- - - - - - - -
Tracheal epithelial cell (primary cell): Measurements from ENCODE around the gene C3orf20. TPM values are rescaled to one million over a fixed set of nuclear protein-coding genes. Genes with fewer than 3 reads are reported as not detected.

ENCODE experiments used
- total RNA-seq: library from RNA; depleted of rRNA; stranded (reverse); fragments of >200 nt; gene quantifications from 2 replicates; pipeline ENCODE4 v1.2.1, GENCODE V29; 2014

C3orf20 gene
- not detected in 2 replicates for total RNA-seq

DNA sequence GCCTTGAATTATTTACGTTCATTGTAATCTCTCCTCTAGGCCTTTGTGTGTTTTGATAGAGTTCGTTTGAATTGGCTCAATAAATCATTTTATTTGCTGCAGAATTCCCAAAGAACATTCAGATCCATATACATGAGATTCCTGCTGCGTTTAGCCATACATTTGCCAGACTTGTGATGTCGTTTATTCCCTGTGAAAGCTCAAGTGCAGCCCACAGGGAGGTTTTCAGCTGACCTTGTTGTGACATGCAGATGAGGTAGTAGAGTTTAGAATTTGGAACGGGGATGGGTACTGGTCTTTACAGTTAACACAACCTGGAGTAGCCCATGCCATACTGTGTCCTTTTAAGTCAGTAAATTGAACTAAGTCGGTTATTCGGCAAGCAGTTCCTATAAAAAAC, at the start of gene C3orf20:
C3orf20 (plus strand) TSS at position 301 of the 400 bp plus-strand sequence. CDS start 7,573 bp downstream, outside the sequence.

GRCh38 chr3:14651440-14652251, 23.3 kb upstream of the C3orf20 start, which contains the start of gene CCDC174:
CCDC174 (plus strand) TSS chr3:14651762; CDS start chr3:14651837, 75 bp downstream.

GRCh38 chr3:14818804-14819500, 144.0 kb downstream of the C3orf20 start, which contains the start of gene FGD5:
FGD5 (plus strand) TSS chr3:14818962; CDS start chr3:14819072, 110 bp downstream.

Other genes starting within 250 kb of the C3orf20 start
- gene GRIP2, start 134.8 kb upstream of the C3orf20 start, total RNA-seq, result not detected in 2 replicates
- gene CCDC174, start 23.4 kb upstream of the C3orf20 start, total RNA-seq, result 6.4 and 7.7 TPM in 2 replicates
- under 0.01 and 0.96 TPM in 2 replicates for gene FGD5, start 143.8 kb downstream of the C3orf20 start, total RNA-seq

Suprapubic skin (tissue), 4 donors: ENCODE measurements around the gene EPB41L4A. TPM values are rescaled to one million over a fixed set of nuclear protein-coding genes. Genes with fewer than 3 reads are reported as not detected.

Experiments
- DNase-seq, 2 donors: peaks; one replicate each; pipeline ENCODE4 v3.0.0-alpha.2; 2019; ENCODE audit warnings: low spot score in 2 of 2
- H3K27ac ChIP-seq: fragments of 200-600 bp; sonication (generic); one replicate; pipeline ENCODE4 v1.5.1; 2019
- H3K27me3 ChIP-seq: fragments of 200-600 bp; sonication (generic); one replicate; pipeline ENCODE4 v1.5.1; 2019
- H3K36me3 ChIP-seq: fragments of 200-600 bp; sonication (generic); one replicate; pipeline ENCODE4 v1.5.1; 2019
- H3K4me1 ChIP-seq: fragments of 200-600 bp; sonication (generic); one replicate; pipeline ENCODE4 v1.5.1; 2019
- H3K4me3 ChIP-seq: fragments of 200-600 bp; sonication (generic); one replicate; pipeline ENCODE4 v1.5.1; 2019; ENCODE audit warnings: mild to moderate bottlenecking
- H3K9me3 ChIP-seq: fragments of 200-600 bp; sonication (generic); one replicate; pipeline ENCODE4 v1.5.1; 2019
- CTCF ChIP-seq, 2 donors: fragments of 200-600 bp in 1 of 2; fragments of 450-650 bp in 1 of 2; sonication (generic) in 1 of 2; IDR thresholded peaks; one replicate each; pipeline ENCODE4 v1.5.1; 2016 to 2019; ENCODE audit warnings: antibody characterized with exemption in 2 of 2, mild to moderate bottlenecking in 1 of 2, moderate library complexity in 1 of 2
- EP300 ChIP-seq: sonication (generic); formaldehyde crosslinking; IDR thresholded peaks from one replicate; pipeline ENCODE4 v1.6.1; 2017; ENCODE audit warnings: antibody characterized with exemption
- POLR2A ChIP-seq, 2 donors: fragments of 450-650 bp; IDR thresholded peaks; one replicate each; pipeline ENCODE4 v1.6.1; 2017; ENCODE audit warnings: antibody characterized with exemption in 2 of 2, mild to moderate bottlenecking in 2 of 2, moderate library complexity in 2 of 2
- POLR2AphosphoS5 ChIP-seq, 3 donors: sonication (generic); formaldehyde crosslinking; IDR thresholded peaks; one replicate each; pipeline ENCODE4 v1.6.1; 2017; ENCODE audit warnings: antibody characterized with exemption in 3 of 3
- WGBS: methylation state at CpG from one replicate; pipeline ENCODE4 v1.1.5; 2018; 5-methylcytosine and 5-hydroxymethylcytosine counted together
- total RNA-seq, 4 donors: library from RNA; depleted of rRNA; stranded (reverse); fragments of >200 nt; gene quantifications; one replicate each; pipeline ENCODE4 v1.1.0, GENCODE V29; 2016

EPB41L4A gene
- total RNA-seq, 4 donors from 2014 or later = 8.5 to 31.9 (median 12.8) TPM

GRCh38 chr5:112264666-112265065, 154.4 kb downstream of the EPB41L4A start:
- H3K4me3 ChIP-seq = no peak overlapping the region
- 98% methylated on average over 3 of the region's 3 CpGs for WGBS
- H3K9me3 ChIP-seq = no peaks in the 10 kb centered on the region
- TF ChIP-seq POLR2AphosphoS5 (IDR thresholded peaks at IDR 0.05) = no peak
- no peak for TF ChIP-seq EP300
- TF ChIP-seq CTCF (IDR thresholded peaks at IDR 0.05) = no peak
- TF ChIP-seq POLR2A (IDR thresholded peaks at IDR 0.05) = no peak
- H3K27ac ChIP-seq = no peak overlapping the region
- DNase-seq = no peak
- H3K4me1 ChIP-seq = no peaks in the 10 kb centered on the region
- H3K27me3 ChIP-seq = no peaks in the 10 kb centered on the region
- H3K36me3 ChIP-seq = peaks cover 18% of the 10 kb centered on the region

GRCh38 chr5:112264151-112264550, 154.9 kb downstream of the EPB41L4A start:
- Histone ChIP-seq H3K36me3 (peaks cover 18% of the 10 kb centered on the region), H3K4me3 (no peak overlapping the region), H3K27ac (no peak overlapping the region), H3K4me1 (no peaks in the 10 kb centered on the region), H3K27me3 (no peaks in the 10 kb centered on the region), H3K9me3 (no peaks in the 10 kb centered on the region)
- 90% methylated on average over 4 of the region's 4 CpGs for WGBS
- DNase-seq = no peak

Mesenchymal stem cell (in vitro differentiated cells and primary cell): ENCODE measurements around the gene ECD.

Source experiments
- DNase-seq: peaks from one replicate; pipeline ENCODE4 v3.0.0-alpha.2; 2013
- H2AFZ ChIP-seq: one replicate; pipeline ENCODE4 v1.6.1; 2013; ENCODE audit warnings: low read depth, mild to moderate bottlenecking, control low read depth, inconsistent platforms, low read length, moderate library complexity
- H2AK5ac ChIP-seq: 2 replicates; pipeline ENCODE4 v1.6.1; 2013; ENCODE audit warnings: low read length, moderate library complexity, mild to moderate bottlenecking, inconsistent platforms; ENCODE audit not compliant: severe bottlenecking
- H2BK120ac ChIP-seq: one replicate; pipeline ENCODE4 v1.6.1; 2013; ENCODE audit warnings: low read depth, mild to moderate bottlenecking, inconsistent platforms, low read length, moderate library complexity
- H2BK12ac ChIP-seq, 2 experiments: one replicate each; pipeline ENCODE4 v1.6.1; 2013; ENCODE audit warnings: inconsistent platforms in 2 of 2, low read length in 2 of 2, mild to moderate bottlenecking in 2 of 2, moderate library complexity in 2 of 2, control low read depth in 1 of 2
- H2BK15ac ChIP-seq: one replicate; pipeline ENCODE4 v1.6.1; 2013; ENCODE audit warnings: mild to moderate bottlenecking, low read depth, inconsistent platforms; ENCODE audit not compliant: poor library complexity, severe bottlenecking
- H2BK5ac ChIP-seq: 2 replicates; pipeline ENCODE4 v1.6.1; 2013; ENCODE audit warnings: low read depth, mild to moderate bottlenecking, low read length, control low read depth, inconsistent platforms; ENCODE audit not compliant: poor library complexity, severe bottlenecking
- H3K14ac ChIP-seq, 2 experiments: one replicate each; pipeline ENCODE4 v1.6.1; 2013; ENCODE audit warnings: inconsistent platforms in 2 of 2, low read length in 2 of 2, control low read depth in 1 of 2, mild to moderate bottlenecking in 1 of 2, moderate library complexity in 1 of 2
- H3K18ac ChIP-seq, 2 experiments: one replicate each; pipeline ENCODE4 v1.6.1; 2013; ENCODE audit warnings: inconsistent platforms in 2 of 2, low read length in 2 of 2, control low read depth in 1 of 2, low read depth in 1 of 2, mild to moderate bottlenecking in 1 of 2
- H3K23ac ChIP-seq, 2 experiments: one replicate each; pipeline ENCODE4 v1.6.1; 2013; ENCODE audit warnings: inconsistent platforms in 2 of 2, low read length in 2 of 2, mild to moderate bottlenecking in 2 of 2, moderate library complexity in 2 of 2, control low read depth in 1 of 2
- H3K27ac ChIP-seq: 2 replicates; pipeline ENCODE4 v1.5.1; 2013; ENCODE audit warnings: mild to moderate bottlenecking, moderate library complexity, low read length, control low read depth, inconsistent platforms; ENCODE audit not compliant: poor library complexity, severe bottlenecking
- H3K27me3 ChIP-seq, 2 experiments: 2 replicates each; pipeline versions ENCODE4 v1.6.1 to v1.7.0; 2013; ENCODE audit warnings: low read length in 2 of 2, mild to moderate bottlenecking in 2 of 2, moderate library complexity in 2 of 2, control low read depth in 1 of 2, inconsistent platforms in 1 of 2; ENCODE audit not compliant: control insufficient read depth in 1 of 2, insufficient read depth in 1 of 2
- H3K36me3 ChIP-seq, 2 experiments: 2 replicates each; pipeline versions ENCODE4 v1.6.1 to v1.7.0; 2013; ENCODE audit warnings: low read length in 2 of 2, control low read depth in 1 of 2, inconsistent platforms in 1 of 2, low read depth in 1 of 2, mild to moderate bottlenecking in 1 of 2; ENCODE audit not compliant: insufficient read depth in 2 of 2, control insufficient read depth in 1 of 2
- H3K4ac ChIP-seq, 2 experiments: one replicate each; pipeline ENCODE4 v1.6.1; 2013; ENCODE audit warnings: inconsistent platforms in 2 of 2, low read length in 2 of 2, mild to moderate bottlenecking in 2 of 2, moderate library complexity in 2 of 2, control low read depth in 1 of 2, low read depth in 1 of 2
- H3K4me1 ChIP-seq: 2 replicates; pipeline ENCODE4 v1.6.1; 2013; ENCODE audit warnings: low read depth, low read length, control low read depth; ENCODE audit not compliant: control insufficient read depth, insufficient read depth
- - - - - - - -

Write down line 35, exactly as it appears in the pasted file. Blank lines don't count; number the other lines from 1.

- 98% methylated on average over 3 of the region's 3 CpGs for WGBS